The Muli Kingdom
Walking through southern China, Salopek has now entered the Tibetan Autonomous County of Muli. The region had been a semi-independent kingdom for hundreds of years and still retains strong cultural traditions, marking it out from the rest of the region.
With his walking partners, Salopek skirted the Yalong River, which “glows green as oxidized brass. Its 4,000-foot canyon was the invisible boundary of the former Muli kingdom.”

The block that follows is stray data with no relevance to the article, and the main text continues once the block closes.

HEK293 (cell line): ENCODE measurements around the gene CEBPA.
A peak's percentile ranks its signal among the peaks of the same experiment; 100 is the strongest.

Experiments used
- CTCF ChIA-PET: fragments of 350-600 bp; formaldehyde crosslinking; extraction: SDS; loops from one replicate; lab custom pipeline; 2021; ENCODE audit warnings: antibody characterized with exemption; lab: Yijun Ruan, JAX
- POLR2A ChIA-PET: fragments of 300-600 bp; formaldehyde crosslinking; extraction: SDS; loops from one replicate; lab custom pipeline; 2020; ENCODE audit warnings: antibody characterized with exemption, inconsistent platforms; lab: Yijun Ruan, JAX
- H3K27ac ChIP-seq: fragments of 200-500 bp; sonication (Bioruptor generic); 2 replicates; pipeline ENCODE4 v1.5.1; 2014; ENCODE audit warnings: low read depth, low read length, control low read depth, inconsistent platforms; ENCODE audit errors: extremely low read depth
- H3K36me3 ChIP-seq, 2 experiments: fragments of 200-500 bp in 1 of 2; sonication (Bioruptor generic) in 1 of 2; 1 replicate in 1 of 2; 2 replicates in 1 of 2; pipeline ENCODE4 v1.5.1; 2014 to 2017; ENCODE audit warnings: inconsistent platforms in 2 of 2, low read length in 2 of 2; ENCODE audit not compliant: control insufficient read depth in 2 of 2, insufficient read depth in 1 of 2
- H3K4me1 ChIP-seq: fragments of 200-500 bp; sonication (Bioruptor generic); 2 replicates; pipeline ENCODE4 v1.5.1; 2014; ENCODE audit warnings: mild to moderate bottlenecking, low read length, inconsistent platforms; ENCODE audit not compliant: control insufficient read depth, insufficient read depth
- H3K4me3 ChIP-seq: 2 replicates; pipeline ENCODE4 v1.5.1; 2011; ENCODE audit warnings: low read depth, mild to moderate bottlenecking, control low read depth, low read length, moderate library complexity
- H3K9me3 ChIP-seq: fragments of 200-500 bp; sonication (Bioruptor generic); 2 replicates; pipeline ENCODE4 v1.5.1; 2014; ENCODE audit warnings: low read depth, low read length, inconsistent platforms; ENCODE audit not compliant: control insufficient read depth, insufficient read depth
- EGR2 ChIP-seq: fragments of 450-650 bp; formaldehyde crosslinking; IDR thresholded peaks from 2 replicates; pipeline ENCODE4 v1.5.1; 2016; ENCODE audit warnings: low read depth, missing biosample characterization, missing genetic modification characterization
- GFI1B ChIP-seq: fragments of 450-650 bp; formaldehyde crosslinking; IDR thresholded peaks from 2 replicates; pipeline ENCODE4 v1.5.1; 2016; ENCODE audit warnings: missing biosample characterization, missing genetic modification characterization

It is a sparsely populated region, with just 125,000 inhabitants, yet Salopek has met a smorgasbord of ethnic groups and people working a variety of jobs, from tea farmers to monks.